COUNCIL BLUFFS — The focus is shifting for Council Bluffs officials who had spent the summer dealing with Missouri River flooding.
"We were in a critical situation for a long time, and all the effort out there paid off," Mayor Tom Hanafan said.
Now, he said, starts the recovery process.
Council Bluffs has spent $10.5 million battling floodwaters, and costs will continue to climb once officials get a chance to assess the damage, the mayor said. How much those costs will climb is unknown, he said.
"What is Big Lake (Park) going to look like? When will it open? We don't know," Hanafan said.
To help finance Council Bluffs' flood-fighting efforts, the city halted most capital purchases earlier this summer, said Art Hill, city finance director.
"We have asked everybody to wait until we assess the damage and reprioritize our needs," he said.
The department heads have cooperated, Hill said. The Fire Department delayed a half-million-dollar purchase of a firetruck, the Police Department has held off on major purchases and the Parks Department has postponed work on the River's Edge Park and canceled purchases related to it.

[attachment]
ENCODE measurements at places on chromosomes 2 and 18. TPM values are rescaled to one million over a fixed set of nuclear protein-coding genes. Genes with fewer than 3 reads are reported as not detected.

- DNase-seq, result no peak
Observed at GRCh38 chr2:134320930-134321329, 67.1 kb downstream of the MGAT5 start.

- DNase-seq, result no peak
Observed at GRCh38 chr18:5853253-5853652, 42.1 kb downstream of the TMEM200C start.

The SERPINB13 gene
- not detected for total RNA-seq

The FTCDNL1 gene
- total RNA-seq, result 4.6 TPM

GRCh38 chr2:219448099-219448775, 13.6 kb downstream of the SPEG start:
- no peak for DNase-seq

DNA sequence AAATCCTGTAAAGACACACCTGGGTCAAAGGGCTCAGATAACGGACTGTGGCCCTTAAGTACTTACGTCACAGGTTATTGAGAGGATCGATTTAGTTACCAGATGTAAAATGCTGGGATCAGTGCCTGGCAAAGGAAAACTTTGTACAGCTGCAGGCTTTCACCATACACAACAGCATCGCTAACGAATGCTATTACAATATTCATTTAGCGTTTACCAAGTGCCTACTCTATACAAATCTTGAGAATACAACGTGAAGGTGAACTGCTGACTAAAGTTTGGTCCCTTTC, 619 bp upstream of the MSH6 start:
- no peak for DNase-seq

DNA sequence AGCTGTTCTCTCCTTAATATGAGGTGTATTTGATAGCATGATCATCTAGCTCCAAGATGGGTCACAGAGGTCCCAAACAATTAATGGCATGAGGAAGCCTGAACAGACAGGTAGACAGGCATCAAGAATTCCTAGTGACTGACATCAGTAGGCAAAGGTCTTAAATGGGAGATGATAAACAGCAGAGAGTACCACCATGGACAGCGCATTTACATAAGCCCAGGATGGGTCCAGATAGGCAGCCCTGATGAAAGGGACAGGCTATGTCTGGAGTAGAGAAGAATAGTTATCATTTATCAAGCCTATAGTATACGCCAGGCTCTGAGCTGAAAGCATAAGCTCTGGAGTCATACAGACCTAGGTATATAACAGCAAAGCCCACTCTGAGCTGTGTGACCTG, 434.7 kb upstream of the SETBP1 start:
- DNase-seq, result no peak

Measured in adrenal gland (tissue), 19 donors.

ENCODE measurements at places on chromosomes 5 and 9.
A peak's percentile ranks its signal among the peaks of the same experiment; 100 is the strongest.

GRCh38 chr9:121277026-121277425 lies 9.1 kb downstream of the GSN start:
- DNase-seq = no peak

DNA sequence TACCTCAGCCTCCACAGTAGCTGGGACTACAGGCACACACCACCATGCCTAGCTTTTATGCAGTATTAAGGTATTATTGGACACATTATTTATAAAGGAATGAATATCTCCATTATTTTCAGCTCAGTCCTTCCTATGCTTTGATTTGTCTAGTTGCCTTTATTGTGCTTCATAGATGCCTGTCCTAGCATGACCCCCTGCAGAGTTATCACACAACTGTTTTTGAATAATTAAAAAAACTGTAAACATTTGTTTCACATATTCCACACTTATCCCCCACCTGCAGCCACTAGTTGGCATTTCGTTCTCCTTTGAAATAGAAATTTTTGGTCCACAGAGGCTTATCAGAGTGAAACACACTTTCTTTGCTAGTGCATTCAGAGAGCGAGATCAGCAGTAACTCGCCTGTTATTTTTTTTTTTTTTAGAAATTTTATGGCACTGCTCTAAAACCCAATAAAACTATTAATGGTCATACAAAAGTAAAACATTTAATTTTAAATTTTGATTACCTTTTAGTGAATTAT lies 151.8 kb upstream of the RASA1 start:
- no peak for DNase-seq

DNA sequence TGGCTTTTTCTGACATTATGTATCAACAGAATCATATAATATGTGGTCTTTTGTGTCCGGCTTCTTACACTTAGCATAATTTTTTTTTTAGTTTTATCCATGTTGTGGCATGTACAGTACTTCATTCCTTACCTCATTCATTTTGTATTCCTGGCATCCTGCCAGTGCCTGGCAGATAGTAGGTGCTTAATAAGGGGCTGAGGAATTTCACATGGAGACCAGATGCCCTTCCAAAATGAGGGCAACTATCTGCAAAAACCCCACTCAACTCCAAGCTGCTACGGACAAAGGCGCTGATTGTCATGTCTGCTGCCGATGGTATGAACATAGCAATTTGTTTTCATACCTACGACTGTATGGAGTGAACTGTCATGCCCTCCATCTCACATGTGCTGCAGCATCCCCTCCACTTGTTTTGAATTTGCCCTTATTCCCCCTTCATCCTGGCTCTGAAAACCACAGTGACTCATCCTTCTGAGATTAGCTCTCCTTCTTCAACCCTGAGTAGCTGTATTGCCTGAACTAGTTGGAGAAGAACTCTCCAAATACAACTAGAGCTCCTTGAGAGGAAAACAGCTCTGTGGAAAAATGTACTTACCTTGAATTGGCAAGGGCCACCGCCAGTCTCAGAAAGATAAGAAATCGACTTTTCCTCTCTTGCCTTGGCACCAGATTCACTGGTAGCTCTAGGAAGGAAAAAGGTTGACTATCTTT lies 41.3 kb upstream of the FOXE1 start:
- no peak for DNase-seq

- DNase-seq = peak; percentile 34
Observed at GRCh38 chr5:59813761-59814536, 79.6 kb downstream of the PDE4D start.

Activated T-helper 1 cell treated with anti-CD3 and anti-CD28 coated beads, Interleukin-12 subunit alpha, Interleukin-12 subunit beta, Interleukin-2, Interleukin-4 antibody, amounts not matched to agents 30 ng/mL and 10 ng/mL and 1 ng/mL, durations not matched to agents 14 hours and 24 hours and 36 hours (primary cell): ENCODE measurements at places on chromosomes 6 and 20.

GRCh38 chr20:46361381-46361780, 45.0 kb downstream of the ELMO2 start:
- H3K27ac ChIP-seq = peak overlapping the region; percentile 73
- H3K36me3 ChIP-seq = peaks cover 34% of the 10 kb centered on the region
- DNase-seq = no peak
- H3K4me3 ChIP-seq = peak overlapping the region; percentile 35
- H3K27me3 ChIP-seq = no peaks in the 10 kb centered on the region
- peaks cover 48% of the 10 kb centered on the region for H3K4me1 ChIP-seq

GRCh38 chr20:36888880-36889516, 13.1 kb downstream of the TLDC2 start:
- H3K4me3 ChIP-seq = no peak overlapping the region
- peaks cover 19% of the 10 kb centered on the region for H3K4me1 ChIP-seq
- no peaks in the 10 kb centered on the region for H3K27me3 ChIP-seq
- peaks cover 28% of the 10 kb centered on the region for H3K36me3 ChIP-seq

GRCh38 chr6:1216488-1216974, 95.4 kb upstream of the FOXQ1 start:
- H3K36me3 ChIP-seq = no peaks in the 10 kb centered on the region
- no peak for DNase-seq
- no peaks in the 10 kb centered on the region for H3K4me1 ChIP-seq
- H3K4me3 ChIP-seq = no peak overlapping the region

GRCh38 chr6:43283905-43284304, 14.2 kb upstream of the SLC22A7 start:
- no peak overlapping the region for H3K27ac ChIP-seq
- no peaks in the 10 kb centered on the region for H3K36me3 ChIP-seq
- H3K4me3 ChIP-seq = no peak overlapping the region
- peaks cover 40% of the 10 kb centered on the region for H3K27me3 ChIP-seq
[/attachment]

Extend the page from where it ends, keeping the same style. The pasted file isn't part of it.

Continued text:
"This is an unusual circumstance," said Parks Director Larry Foster. "We understand priorities will have to be adjusted. We all understand that. We're all on the same page."
Talks with department heads are to begin soon to develop new strategies and priorities for a new Capital Improvement Plan, Hill said. This also may include discussion of new methods for funding major expenses. One possibility could be the sale of larger bond issues than in the past, especially in light of the current low interest rates, Hill said.